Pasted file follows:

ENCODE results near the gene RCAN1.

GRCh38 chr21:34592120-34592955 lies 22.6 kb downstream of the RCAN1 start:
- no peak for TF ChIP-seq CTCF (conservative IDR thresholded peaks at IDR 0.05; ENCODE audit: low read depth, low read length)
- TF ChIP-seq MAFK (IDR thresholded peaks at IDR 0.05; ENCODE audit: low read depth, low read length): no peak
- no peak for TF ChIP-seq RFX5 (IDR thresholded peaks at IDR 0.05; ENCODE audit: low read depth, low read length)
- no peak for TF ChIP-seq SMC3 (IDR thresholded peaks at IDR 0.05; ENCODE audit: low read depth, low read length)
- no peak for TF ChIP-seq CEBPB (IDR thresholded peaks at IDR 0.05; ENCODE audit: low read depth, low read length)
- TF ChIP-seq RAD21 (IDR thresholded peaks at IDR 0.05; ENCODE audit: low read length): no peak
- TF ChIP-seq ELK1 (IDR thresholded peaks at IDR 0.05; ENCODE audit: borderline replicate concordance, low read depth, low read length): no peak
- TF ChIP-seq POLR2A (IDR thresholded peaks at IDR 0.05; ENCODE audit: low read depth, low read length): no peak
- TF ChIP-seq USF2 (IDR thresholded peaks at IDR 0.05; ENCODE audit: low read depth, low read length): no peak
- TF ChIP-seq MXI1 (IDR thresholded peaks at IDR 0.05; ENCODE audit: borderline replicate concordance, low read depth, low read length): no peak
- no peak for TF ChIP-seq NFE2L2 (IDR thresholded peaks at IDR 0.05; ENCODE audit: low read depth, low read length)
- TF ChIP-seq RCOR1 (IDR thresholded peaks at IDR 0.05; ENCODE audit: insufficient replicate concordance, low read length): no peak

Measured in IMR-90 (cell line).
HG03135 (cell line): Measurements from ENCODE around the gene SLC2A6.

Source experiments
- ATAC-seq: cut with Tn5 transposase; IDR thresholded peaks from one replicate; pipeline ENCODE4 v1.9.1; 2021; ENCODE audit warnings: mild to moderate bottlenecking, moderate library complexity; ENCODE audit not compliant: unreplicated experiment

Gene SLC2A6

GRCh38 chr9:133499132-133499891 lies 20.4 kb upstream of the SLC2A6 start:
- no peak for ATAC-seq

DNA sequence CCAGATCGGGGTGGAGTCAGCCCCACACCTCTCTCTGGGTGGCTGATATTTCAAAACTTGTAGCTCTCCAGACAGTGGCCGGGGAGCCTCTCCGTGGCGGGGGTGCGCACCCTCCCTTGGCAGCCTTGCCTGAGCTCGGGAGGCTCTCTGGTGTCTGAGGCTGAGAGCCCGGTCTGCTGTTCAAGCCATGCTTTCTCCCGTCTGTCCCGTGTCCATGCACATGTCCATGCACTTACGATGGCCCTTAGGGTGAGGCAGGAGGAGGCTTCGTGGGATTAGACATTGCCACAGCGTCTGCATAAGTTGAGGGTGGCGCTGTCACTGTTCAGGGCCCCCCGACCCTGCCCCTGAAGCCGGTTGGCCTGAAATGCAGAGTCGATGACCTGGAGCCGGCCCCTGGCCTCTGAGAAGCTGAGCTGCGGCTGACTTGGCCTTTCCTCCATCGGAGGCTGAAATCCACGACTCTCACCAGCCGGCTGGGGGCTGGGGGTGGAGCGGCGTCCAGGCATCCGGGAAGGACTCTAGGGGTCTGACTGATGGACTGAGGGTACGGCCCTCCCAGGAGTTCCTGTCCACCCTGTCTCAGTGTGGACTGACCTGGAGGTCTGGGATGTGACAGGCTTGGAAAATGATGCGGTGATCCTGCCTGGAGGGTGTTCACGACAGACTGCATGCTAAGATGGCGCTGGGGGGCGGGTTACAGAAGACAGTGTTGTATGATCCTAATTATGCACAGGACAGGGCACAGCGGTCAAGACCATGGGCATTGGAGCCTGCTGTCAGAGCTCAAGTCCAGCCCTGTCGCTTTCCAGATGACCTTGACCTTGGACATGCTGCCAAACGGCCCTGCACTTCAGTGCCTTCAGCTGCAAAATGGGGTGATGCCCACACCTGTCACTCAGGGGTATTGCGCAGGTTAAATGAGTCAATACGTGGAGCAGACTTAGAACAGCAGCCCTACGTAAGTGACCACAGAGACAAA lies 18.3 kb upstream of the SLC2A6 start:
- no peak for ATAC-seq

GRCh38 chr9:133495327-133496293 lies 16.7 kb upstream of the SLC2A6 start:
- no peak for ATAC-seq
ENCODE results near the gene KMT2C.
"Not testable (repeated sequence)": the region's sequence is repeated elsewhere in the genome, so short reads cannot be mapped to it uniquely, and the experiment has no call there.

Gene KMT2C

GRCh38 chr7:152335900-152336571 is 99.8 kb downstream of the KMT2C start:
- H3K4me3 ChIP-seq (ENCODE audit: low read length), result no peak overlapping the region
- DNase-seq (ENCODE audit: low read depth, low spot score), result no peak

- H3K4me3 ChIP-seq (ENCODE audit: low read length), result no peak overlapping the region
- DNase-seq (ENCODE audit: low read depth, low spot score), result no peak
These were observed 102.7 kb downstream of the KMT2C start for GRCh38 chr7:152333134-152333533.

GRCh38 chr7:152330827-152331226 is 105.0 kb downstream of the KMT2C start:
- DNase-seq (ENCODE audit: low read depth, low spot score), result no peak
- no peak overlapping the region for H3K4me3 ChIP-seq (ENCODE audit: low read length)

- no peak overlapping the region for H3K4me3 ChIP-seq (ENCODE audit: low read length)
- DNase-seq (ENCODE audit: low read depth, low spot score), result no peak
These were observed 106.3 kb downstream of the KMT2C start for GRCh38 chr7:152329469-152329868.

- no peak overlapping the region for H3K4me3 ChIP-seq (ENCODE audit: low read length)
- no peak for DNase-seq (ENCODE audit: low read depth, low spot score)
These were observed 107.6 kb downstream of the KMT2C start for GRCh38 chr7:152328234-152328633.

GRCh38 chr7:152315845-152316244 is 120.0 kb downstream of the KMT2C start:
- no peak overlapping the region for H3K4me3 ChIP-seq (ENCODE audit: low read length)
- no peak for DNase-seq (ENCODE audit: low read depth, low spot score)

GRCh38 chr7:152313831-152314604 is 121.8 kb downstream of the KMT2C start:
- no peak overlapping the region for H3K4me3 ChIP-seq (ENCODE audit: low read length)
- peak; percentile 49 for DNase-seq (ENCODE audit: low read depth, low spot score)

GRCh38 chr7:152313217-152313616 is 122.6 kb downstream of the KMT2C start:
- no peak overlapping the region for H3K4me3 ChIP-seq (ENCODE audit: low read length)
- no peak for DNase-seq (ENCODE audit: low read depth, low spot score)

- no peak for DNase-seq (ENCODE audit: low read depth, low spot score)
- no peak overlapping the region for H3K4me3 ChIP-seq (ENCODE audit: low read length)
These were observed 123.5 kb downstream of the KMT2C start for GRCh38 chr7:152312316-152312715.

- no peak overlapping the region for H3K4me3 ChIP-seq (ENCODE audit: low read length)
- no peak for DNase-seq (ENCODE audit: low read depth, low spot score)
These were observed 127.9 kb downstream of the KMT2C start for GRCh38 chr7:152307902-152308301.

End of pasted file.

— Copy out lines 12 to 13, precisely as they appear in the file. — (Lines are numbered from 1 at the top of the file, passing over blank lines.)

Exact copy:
- TF ChIP-seq MXI1 (IDR thresholded peaks at IDR 0.05; ENCODE audit: borderline replicate concordance, low read depth, low read length): no peak
- no peak for TF ChIP-seq NFE2L2 (IDR thresholded peaks at IDR 0.05; ENCODE audit: low read depth, low read length)